Majority of Job Seekers Consider Changing Careers
Six in 10 say they’ve explored employment options in new fields
The pandemic has caused many changes to worker lifestyles, but one of the most surprising effects is how job seekers are reevaluating their career choices. Some are even contemplating major changes.
A majority of active job seekers have explored new employment options in a different career field, according to a new report from CompTIA, the nonprofit association for the information technology (IT) industry and workforce.
The “Job Seeker Trends” report is based on a quantitative research study of nearly 1,500 adults in the U.S. labor force by Morning Consult during the second half of June.
Among current job seekers (approximately 28% of the workforce), 60% said they have looked at new opportunities in a different career field in the past three months.
63% of job seekers have searched for jobs within their current or most recent career field. The findings are nearly consistent across gender, age, education and race/ethnicity.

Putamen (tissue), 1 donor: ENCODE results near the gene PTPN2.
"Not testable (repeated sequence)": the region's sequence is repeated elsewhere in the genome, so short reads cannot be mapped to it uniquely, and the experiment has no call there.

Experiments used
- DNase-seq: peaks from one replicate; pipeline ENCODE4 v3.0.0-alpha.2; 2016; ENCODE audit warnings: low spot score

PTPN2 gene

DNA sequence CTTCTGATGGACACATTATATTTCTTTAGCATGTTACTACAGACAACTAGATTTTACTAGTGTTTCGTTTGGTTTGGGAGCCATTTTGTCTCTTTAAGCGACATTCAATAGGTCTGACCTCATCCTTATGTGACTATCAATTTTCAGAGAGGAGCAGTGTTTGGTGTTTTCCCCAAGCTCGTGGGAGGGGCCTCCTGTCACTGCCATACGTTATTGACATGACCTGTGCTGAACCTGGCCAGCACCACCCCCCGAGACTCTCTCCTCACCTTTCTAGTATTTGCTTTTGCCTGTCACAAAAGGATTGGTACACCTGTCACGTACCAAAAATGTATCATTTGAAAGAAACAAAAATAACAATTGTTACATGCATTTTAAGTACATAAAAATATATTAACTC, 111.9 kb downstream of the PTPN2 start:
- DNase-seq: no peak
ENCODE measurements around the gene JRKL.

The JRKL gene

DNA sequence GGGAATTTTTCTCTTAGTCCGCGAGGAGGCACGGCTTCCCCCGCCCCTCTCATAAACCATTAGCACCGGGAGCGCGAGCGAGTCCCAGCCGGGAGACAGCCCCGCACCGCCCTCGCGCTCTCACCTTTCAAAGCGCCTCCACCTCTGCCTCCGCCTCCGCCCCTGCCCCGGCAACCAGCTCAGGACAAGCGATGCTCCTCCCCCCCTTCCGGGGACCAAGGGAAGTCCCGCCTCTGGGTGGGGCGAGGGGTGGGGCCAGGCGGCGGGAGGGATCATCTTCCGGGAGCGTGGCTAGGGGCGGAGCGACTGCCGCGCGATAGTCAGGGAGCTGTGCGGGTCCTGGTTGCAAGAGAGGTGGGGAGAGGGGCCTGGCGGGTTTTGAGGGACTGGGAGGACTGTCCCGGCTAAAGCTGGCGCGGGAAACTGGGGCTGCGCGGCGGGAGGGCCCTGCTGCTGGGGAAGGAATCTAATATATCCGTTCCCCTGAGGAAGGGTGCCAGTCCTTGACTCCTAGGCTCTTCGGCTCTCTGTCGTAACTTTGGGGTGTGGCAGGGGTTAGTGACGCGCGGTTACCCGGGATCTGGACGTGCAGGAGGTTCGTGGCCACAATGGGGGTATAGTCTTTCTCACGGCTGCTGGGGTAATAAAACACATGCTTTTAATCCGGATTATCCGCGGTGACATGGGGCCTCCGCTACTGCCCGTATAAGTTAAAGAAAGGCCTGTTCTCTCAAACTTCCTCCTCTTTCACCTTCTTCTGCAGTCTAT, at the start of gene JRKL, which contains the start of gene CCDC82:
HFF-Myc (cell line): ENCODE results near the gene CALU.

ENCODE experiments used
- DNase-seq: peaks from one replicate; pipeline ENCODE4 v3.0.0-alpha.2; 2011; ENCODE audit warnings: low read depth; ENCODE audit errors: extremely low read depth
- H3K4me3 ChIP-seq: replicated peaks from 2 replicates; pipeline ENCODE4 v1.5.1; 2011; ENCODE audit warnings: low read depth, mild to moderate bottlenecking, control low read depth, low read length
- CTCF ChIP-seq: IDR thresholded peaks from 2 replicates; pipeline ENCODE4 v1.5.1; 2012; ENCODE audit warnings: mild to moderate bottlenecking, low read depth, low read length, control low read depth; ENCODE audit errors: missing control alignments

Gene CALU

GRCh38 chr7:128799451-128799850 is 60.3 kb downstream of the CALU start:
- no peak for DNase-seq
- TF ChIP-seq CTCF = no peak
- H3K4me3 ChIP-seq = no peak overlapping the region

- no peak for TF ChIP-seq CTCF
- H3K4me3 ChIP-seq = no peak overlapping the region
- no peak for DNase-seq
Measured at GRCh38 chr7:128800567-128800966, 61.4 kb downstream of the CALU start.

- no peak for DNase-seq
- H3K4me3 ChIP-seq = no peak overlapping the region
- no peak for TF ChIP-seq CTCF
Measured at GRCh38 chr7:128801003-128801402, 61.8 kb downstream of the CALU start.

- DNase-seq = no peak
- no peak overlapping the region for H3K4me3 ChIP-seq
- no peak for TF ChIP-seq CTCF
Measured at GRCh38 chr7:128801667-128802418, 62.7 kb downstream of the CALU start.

Half of survey respondents said they have previously made a significant career change and moved into a new career field. Over half (52%) said the change had an overall positive impact on their career, while just 4% reported a negative outcome.
Among current job seekers looking at options in new fields, 42% expect to be hired in a mid-level job, 30% in an entry-level role, and 19% in an advanced position.
Online training courses were identified as the preferred option for individuals considering jobs in information technology (73%).
“The data confirms the historic shifts occurring in the labor market,” said Todd Thibodeaux, president and CEO of CompTIA. “We must view this as an opportunity to reset outdated thinking in areas such as skills-based training and hiring. It is imperative we further expand talent pipelines and career pathway opportunities to meet employer needs, especially in the critical area of digital skills.”
Year to date, U.S. employers posted more than 25 million job advertisements seeking to fill openings across every industry sector and job type.
“An active job market is something employers should embrace, not bemoan,” Thibodeaux said. “Smart employers will look for people with potential, even someone who may not be a perfect fit on day one. With an investment in training, that person can quickly progress from an 80-percenter to a 100-percent contributor.”